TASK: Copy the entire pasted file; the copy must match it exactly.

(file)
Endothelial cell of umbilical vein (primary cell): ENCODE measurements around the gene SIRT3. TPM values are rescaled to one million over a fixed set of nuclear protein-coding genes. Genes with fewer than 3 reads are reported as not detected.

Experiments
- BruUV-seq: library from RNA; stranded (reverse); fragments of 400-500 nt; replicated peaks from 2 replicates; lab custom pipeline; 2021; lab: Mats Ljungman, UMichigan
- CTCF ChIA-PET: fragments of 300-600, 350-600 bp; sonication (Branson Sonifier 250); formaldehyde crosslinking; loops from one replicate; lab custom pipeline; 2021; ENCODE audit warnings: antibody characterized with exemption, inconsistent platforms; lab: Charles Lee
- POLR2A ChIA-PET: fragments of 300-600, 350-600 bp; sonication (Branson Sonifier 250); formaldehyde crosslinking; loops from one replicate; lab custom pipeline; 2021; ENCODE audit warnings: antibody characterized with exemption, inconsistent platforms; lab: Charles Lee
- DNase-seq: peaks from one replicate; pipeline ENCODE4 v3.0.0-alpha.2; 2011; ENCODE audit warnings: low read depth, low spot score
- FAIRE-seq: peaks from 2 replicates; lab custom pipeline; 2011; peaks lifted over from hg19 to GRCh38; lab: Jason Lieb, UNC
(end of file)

Endothelial cell of umbilical vein (primary cell): ENCODE measurements around the gene SIRT3. TPM values are rescaled to one million over a fixed set of nuclear protein-coding genes. Genes with fewer than 3 reads are reported as not detected.

Experiments
- BruUV-seq: library from RNA; stranded (reverse); fragments of 400-500 nt; replicated peaks from 2 replicates; lab custom pipeline; 2021; lab: Mats Ljungman, UMichigan
- CTCF ChIA-PET: fragments of 300-600, 350-600 bp; sonication (Branson Sonifier 250); formaldehyde crosslinking; loops from one replicate; lab custom pipeline; 2021; ENCODE audit warnings: antibody characterized with exemption, inconsistent platforms; lab: Charles Lee
- POLR2A ChIA-PET: fragments of 300-600, 350-600 bp; sonication (Branson Sonifier 250); formaldehyde crosslinking; loops from one replicate; lab custom pipeline; 2021; ENCODE audit warnings: antibody characterized with exemption, inconsistent platforms; lab: Charles Lee
- DNase-seq: peaks from one replicate; pipeline ENCODE4 v3.0.0-alpha.2; 2011; ENCODE audit warnings: low read depth, low spot score
- FAIRE-seq: peaks from 2 replicates; lab custom pipeline; 2011; peaks lifted over from hg19 to GRCh38; lab: Jason Lieb, UNC